I have been getting emails asking about a liquid detergent instead of powdered. I don't like the mess of liquid but some folks believe it does a better job of dissolving and washing cold water loads. So here it is. I would love your feedback.
2 gallons of hot water
1 bar of soap (I prefer Ivory)
2 cups baking soda
1. Melt bar soap in a pan with just enough boiling water to cover. Stir until the soap is completely melted. Do this on a low setting.
2. In a large pail or bucket pour in 2 gallons of hot water. Add the melted soap to this and gently stir.
3. Add in the baking soda and stir well.
Use 1/2 cup per average load. Use more of your detergent mix for over average or heavily soiled loads of laundry.
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Sunday, January 29, 2012
I have already had four people ask me how I make my own laundry soap this year, and we are still in January. So "Making It Yourself" entries are going to find a place in this blog. Low Country Studios is about making lives better with the arts and natural approaches to daily life - so, a "make-it-yourself" addition makes sense.
This laundry soap recipe is easy to make. I find that it works wonderfully - especially for my massage linens. You can customize the scent yourself, and it is less expensive than major brands. Also, if you don't like my recipe, there are many, many other sites on the Internet that offer liquid recipes and other dry combination recipes.
Step One: Gathering
1 box of Borax (I use 20 mule Team Borax because that's what my mother used.)
1 box of Washing Soap (I like Arm & Hammer - again the brand doesn't matter.)
1 cake of Soap (I find that Ivory works best for me because of scent sensitivities.)
1 good size, Close-able Container in glass or plastic (A large Shedd's Spread butter container or large sour cream container will work well. I happened to have had this large rectangle container around the house and chose it for this purpose.)
Wooden Spoon or Plastic/Rubber Spatula for stirring (From too many chemistry classes I have learned to avoid metal spoons when I am mixing anything other than food. Metal can act as a catalyst and alter, mostly weakening, your products.)
Grater If you don't have a grater, you can use a mandoline and then chop the thin slices with a knife.
Large Mixing Bowl
Carefully grate your soap into your mixing bowl or, if this is your first batch, your container.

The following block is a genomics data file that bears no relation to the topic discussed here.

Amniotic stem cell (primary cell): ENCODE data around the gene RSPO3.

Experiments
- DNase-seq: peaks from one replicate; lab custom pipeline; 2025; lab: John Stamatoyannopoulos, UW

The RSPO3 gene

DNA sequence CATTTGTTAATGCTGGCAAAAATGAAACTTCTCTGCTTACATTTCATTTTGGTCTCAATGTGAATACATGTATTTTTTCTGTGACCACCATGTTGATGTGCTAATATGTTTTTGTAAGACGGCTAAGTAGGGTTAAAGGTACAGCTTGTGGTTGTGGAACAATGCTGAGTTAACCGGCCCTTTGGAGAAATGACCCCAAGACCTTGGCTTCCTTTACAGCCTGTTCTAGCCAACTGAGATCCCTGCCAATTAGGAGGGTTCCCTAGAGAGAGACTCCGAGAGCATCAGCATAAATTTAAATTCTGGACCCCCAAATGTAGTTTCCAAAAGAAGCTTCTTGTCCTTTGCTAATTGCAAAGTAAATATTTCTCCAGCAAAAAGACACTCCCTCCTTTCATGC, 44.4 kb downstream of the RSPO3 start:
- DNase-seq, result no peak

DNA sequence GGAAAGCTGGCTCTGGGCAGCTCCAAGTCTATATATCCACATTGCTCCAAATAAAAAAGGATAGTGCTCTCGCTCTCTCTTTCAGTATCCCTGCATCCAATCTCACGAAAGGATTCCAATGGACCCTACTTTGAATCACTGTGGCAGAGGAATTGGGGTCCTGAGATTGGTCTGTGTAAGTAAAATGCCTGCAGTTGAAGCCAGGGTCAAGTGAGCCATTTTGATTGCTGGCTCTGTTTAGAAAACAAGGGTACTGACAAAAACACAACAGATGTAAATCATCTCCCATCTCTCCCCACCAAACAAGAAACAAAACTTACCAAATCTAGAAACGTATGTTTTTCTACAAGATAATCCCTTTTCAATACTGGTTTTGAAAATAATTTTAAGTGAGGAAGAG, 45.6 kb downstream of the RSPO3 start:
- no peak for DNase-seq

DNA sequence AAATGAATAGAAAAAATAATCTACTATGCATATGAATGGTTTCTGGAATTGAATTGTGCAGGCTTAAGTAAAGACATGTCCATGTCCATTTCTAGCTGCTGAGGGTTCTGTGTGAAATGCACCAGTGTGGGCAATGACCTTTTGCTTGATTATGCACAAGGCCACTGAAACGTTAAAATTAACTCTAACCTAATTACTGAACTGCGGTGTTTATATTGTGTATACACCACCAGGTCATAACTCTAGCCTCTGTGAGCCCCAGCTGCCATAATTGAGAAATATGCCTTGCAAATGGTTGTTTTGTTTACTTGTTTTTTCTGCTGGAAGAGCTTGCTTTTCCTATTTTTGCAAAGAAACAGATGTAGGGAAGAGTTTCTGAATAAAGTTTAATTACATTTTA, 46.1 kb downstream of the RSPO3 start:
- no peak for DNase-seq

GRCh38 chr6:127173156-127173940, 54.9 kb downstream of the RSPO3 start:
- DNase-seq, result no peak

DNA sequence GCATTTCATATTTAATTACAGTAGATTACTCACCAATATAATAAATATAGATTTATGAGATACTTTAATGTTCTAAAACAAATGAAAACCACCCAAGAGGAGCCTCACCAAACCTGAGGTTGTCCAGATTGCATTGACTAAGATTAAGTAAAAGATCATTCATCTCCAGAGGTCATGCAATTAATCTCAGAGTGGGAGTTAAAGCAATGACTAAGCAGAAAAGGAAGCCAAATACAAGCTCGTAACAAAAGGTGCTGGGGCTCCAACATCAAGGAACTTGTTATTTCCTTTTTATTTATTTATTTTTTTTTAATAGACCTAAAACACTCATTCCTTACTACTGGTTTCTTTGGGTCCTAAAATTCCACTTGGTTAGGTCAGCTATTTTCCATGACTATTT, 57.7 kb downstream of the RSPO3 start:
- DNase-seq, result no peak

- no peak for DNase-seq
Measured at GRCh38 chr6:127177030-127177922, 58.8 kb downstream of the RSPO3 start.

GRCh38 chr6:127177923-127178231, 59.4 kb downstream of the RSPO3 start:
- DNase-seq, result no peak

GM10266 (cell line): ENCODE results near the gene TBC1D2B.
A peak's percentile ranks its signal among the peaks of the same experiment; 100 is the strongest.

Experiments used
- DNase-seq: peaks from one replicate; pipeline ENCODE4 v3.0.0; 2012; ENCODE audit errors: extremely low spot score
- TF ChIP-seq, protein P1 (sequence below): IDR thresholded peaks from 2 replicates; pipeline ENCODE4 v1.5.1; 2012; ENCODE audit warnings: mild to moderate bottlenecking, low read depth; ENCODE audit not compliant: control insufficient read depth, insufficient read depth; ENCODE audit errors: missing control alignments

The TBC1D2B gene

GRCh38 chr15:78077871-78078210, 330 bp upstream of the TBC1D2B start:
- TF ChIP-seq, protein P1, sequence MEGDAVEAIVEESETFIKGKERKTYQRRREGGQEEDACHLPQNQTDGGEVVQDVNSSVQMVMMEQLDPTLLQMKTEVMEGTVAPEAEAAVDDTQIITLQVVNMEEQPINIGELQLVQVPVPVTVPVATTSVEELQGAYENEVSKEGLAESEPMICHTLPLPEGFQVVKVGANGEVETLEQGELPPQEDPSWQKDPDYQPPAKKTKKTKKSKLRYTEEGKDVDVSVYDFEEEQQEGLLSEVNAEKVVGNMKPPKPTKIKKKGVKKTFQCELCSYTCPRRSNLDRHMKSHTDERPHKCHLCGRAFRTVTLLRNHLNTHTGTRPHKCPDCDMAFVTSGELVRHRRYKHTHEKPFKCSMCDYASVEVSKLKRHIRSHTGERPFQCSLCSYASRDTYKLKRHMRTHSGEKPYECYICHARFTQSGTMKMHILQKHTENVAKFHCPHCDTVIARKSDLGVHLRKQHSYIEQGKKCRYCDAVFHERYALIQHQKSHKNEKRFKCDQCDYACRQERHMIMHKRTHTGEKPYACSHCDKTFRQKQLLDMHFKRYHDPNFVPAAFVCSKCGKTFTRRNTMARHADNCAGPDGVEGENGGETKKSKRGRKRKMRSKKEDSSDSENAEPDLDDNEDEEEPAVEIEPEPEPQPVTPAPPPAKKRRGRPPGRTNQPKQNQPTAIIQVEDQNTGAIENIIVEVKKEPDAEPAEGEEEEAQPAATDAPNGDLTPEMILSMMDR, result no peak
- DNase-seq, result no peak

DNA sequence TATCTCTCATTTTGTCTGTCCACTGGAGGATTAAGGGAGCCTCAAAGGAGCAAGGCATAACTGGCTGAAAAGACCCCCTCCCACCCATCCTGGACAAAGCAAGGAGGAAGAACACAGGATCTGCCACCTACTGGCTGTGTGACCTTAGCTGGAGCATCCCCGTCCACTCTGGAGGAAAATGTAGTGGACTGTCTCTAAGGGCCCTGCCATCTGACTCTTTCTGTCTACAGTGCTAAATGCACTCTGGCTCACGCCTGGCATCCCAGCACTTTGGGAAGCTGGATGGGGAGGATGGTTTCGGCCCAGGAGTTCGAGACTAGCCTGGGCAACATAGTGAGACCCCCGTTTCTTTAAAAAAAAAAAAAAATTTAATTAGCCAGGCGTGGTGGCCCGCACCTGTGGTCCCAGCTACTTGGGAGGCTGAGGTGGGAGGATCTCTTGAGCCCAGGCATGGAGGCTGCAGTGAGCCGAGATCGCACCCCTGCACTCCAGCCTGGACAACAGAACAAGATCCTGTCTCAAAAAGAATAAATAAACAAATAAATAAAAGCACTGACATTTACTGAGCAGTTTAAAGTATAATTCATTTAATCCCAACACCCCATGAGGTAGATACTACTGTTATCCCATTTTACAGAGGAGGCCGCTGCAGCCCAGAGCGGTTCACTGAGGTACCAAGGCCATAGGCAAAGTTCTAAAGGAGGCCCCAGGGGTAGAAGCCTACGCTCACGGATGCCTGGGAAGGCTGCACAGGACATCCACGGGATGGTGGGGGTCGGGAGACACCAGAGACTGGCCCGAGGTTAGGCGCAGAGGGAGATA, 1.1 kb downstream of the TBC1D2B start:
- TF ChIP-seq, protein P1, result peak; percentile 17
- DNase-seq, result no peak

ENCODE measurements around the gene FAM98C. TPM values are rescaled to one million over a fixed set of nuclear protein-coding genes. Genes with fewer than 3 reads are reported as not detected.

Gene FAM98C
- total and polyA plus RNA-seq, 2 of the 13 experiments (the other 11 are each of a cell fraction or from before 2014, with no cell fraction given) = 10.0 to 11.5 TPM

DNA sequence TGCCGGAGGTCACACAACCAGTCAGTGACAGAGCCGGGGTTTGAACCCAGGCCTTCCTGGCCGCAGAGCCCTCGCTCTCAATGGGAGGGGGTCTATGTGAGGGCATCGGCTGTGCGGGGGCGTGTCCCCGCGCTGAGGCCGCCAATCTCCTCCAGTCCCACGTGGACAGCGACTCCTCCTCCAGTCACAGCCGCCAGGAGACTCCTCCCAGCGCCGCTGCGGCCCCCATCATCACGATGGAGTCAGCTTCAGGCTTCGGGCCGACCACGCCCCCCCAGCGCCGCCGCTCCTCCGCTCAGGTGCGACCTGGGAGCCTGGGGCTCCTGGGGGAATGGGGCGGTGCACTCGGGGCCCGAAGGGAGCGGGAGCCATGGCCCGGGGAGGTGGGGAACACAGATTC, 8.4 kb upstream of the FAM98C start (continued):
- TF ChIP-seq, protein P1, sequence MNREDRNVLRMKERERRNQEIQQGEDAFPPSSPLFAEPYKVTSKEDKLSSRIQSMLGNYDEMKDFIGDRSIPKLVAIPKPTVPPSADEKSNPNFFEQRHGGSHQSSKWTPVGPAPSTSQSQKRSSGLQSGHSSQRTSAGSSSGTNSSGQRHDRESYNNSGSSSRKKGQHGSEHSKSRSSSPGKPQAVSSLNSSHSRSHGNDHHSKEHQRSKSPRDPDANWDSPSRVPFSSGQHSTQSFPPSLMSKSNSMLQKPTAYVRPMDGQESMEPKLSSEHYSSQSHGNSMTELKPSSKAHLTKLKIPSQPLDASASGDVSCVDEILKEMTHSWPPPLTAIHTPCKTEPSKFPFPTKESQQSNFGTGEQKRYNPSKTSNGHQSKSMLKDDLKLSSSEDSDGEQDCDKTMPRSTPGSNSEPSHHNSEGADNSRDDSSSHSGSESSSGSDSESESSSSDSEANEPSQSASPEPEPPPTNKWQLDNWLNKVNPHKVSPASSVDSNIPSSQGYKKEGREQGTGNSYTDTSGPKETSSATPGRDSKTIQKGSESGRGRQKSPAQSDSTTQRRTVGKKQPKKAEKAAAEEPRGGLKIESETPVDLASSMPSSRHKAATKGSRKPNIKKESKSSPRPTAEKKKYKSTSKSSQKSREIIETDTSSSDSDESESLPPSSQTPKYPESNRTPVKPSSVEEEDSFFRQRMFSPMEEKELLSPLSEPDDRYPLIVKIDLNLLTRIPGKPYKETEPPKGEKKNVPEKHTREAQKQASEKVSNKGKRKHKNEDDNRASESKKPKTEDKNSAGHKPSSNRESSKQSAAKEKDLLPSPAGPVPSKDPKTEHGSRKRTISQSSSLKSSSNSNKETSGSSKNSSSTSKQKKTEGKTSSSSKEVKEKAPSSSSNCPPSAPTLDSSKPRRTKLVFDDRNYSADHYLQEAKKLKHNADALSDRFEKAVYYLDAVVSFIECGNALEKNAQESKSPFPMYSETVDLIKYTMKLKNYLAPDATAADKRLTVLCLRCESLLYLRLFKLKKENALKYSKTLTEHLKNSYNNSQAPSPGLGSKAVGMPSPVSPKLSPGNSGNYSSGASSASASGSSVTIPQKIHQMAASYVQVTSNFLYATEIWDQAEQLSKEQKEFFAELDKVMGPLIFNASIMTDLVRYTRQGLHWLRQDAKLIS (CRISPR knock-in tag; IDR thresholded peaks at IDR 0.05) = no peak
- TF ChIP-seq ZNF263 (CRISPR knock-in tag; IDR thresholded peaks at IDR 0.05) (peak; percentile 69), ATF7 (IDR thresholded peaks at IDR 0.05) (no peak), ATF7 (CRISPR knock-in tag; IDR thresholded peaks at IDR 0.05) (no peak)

Add in one (1) cup of Borax. Sometimes my Borax is clumpy. I use the end of my wooden spoon to de-clump it before pouring it out of the box.
Step Four: Add one (1) cup of Wash Soda
Step Five: Stir, a lot, until you have an even dry mixture.
Step Five: If you want to add another batch to your laundry wash container, make the new batch in a separate bowl before adding it to previously made batches.
Step Six: Label what you have made clearly. This is especially important for make-it-yourself products because you are recycling already used containers.
To Use: I add one (1) to two (two) tablespoons, of my homemade dry laundry detergent, to the wash tub as it is filling with water. It is important to know that this is not a high suds product that you have made. And, that it will rinse more easily because of its low suds action. I have been told, by high efficiency machine sales persons at Sears, that this homemade product is safe to use in their high efficiency washers because of it's low suds action.
I like to add a couple drops of essential oil to my laundry. For extra sanitizing I use tea tree essential oil. I always add tea tree essential oil to my massage linens. It is also nice to add if someone has been sick, or has a skin concern within the family. For a nice feminine scent, you can add a drop or two of lavender essential oil - which also acts as a disinfectant. There are other essential oils that you can select from your local health food store. Remember, a drop goes a very long way with essential oils! Experiment and have fun with your homemade laundry detergent.
Your comments are welcome. Thank you.
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